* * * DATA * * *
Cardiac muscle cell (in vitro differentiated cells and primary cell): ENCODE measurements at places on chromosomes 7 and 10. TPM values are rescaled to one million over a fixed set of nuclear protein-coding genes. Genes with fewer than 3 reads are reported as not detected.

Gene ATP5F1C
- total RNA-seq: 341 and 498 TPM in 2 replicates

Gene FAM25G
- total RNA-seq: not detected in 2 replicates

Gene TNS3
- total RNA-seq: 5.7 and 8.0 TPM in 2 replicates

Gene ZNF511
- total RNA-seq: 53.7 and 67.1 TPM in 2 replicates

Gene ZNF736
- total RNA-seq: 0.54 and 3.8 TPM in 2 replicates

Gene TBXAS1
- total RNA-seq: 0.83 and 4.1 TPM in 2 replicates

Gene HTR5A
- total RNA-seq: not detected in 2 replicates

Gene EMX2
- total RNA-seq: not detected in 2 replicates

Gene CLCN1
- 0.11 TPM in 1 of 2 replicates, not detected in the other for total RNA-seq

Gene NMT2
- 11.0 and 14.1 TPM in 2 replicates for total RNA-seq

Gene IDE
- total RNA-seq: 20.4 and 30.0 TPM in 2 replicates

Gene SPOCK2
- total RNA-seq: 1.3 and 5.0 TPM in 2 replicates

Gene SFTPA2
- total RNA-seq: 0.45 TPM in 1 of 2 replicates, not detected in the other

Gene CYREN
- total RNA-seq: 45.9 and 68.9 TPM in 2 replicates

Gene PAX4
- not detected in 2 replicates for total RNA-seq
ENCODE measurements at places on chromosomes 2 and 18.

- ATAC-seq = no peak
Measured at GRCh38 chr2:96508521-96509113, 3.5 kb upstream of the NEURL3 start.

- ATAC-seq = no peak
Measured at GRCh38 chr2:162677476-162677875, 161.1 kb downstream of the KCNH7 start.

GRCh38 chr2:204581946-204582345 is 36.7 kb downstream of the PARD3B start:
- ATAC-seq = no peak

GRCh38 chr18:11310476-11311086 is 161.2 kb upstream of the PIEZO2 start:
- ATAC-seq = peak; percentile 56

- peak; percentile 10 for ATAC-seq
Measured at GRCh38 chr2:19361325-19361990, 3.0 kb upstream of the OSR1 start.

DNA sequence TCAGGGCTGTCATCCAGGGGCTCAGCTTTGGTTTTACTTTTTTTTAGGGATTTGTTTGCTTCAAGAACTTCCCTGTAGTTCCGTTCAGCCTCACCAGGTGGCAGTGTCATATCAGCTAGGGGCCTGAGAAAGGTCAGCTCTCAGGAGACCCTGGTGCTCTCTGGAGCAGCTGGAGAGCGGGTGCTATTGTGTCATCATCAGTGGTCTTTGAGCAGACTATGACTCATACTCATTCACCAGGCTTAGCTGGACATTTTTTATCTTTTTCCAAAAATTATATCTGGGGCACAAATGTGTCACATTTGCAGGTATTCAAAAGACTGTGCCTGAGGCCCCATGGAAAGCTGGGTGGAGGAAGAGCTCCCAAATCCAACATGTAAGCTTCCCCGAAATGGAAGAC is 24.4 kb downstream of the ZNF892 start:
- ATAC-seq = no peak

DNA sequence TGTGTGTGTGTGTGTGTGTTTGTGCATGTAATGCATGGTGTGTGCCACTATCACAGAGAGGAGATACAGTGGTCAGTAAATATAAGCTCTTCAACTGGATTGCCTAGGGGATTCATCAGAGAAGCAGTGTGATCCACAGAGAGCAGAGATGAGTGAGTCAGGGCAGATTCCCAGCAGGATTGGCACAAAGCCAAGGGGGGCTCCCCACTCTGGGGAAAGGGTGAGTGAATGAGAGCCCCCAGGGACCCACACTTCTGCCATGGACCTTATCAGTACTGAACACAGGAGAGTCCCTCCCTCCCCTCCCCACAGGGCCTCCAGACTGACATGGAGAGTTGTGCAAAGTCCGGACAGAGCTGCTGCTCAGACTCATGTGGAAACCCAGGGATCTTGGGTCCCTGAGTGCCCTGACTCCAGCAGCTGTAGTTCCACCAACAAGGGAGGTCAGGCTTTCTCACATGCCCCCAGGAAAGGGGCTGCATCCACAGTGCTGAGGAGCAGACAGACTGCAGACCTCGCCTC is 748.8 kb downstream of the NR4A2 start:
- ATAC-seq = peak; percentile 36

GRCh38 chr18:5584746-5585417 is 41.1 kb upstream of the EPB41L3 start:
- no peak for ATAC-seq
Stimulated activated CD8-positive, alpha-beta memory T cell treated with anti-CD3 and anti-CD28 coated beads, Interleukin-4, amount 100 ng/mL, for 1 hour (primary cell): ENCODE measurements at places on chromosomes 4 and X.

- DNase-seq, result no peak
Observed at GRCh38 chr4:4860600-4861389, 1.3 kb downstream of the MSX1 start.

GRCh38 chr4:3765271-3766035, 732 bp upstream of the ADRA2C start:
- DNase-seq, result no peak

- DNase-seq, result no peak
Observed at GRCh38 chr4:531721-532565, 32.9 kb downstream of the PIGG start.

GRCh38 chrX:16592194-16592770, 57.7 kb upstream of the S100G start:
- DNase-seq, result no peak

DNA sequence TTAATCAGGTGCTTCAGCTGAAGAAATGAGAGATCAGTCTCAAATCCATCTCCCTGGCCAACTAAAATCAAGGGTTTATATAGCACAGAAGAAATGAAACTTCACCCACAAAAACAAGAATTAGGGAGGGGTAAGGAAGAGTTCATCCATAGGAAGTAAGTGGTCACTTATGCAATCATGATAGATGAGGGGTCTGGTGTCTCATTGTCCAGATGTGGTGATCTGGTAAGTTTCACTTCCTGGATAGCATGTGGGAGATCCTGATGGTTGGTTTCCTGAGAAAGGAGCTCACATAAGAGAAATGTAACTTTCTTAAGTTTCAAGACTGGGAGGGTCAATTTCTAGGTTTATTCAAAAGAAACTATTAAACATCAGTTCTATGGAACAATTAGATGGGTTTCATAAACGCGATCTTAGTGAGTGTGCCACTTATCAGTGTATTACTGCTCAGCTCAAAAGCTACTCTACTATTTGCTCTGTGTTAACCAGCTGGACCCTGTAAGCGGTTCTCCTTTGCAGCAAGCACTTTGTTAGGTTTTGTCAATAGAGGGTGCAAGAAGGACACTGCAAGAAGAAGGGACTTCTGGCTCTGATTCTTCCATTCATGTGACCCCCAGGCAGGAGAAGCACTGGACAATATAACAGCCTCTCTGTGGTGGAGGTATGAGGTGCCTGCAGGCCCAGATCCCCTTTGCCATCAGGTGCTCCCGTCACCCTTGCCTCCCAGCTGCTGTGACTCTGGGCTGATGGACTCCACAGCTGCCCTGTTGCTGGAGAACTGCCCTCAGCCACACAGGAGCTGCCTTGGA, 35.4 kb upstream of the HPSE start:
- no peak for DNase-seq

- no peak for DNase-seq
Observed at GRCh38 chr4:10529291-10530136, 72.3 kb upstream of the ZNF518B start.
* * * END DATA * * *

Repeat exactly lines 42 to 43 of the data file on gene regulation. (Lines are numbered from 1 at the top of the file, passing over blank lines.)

Measured at GRCh38 chr2:19361325-19361990, 3.0 kb upstream of the OSR1 start.

DNA sequence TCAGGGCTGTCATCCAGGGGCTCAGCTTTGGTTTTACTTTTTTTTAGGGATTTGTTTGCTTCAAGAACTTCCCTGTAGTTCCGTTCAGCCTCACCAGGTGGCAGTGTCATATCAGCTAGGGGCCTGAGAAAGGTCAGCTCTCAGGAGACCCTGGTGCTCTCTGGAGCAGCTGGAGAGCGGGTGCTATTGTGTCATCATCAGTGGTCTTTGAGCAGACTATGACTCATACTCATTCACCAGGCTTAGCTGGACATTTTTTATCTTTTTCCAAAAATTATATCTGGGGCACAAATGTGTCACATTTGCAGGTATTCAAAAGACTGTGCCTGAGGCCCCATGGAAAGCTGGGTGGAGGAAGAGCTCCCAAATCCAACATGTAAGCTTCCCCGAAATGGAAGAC is 24.4 kb downstream of the ZNF892 start: